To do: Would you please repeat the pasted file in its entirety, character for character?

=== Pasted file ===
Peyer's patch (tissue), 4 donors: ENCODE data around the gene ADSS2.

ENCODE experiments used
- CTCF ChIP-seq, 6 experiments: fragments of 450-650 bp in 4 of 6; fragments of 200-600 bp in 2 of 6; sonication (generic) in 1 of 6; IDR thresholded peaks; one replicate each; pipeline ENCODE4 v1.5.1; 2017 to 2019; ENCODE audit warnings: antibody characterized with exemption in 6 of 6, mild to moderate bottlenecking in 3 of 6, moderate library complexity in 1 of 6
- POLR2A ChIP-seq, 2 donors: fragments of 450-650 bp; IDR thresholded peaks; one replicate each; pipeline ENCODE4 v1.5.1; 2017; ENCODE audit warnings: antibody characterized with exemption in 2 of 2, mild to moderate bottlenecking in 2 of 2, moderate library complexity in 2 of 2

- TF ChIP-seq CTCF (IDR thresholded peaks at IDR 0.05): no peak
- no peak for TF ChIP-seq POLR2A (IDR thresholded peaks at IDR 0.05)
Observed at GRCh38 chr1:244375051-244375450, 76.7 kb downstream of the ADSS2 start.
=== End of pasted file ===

Peyer's patch (tissue), 4 donors: ENCODE data around the gene ADSS2.

ENCODE experiments used
- CTCF ChIP-seq, 6 experiments: fragments of 450-650 bp in 4 of 6; fragments of 200-600 bp in 2 of 6; sonication (generic) in 1 of 6; IDR thresholded peaks; one replicate each; pipeline ENCODE4 v1.5.1; 2017 to 2019; ENCODE audit warnings: antibody characterized with exemption in 6 of 6, mild to moderate bottlenecking in 3 of 6, moderate library complexity in 1 of 6
- POLR2A ChIP-seq, 2 donors: fragments of 450-650 bp; IDR thresholded peaks; one replicate each; pipeline ENCODE4 v1.5.1; 2017; ENCODE audit warnings: antibody characterized with exemption in 2 of 2, mild to moderate bottlenecking in 2 of 2, moderate library complexity in 2 of 2

- TF ChIP-seq CTCF (IDR thresholded peaks at IDR 0.05): no peak
- no peak for TF ChIP-seq POLR2A (IDR thresholded peaks at IDR 0.05)
Observed at GRCh38 chr1:244375051-244375450, 76.7 kb downstream of the ADSS2 start.